Avadh Kumar Ram, a cobbler, is an old timer in Imphal. His parents and other relatives were staying in the state Capital before he also decided to join them, leaving his wife and children behind at his hometown in Ara district of Bihar. That was 20 years back, and now his children are all grown up and help in household work while their mother goes out to work as a farmhand in nearby fields. The anaemic looking 60-year-old wasn’t able to work in the last 4-5 months due to the pandemic lockdown and it’s only in the past 10-15 days that he started sitting again at his cobbling space that merges pictorially with the barren landscape in front of the Imphal Garage near BT Road. He’s been surviving on the little rice provided by the government relief all this while.
Scrap collector Farooq Hasan
Then there’s a younger 40-year-old Farooq Hasan who arrived in Imphal just prior to the lockdown in March and is quite satisfied and even humoured by the fact that the iron scrap dealer, with whom 7-10 more scrap collectors like himself stay, has fed them throughout the lockdown period. Farooq who’s from Murshidabad in West Bengal was told he could stay and do iron scrap collecting at Hatta in Imphal by people from his village, who are also doing similar work here, before he started for Imphal. Maybe he’s not so much affected by the bleakness of it all since he’s new and also may not know the pitfalls of staying in an unknown place, especially with a job that’s hardly going to pay him.
People like these two menial workers are abundant here in Manipur and for the first time since Independence even the elite class in India has spoken and felt bad about the abject economic conditions these kind of workers and villagers have been exposed to by the government’s mismanagement of the Coronavirus situation in the country. Everyone in the country has been following the poor man’s decline into steep bankruptcy and at least in the last six months economists were waiting for announcements, expecting the government will spend more even if it has to borrow from the market, to pull back the economy and hence save the teeming millions of the country’s poor from further indignity, literal starvation and unemployment. So when the latest announcements did come some days back from the Finance Minister Nirmala Sitharaman, the intellectuals in the country at least were appalled and called the FM’s proposed measures to boost consumer spending as complete ignorance of even basic economics, criticizing it for going against common logic and simple mathematics.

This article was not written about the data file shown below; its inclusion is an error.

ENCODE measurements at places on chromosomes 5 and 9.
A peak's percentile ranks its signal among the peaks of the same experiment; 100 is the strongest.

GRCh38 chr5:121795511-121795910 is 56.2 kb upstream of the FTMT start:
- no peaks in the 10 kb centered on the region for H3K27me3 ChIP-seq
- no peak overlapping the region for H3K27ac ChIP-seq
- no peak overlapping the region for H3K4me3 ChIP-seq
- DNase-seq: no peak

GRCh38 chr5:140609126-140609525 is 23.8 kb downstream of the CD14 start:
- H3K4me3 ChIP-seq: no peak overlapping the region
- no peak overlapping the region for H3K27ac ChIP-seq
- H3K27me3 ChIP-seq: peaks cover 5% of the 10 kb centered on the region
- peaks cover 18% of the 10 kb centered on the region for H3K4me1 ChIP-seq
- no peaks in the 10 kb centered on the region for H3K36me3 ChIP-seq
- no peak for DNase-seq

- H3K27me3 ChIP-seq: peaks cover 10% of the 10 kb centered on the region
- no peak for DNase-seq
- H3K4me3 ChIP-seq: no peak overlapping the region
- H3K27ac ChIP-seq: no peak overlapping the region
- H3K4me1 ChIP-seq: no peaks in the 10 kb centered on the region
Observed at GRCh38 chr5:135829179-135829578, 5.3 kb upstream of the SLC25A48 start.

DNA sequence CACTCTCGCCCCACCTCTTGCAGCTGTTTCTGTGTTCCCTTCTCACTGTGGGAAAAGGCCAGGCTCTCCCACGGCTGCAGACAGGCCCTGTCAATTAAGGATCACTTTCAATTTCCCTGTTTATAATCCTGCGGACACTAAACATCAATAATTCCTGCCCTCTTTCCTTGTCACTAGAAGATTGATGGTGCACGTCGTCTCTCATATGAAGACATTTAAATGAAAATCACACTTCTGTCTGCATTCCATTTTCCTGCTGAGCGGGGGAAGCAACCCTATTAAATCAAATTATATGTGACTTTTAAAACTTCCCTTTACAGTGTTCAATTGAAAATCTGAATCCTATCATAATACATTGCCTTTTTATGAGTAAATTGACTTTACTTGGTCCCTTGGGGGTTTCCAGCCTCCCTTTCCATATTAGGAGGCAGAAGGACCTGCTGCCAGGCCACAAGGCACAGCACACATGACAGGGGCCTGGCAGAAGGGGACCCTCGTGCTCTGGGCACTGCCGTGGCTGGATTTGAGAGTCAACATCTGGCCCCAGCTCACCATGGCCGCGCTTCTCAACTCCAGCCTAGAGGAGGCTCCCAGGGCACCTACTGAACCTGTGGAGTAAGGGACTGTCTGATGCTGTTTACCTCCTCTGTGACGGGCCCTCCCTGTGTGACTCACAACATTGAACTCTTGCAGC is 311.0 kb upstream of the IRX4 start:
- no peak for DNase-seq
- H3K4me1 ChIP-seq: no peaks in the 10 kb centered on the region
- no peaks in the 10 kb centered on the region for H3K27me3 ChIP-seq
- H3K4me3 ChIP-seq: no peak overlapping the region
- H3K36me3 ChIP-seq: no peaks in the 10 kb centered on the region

The reason for the collective disapproval of the government’s measures is that instead of putting even nominal sums of money in the bank accounts of the poor, the target group is the well-paid government servants who are all middle class, upper middle class or upper class segments. Tax benefits will accrue under the LTC cash voucher scheme to the government employees if they spend three times the fare amount on purchasing 12% or more GST items like fridge, washing machines, hair dryers etc. For example, if your fare amount encashed is Rs. 20,000 you will have to spend Rs. 60,000 on purchases to save tax on the Rs. 20,000 fare amount. Similarly, for 10 days leave travel concession amount encashed, the employee would have to spend an equivalent amount on purchase of 12% or more GST goods. The scheme is offered as due to the pandemic no one is expected to travel and so can spend the money without actually travelling. The demand expected to be generated is Rs. 28,000 crore, combining spending by both the Central and state government employees, if at all the states decide to go along. The private sector employees can also avail the benefit if employers choose to offer the scheme, further boosting the demand. The expenditures have to be done by March 31, 2021 and will, according to the government, improve the severely affected GST collections.